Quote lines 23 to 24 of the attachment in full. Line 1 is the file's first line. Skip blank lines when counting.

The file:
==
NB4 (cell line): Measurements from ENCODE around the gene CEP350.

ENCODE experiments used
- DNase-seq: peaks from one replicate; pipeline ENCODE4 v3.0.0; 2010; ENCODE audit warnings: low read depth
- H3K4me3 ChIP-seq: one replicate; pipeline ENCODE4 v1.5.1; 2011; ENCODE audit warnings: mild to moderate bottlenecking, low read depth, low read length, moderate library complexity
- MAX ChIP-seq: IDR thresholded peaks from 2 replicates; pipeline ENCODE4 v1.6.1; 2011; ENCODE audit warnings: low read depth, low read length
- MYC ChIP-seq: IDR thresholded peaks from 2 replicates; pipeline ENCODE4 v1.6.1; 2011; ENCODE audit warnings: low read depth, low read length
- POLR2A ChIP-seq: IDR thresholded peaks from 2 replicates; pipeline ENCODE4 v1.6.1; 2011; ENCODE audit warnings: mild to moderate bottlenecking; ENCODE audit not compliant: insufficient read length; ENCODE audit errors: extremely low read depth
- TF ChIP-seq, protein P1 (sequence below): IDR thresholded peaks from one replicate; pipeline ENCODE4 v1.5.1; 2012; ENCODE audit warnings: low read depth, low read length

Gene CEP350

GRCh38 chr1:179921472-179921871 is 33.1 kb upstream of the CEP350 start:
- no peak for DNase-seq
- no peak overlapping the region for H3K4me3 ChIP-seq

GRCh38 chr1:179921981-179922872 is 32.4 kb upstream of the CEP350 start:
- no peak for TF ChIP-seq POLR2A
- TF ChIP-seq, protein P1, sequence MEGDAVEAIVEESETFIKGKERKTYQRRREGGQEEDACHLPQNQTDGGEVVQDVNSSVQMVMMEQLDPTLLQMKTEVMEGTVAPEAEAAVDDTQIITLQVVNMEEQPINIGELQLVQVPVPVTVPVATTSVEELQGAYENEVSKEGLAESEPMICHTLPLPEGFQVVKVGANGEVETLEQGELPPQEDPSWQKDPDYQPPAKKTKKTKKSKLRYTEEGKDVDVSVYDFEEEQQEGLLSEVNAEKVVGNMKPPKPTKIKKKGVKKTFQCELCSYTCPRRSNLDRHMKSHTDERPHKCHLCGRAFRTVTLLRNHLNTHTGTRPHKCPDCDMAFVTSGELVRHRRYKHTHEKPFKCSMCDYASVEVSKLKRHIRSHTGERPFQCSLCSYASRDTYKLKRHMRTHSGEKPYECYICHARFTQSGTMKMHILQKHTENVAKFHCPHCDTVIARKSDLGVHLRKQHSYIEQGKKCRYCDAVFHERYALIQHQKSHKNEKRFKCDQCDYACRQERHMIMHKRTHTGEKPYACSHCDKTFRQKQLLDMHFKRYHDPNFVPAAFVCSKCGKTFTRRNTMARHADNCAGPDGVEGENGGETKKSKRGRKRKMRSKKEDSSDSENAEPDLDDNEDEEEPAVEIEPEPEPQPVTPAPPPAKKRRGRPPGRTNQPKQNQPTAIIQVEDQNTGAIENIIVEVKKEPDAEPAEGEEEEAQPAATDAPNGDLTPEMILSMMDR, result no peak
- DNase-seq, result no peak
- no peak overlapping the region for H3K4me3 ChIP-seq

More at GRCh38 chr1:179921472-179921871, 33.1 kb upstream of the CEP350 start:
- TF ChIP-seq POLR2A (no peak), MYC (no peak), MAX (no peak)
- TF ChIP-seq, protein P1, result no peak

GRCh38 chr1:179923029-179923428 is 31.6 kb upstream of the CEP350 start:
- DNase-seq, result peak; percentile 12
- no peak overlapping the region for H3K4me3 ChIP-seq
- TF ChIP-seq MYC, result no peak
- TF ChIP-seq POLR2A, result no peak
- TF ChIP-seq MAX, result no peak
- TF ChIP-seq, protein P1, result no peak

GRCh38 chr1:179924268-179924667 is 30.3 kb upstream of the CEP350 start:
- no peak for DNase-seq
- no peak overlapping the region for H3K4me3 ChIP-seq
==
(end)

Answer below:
- no peak overlapping the region for H3K4me3 ChIP-seq
- TF ChIP-seq MYC, result no peak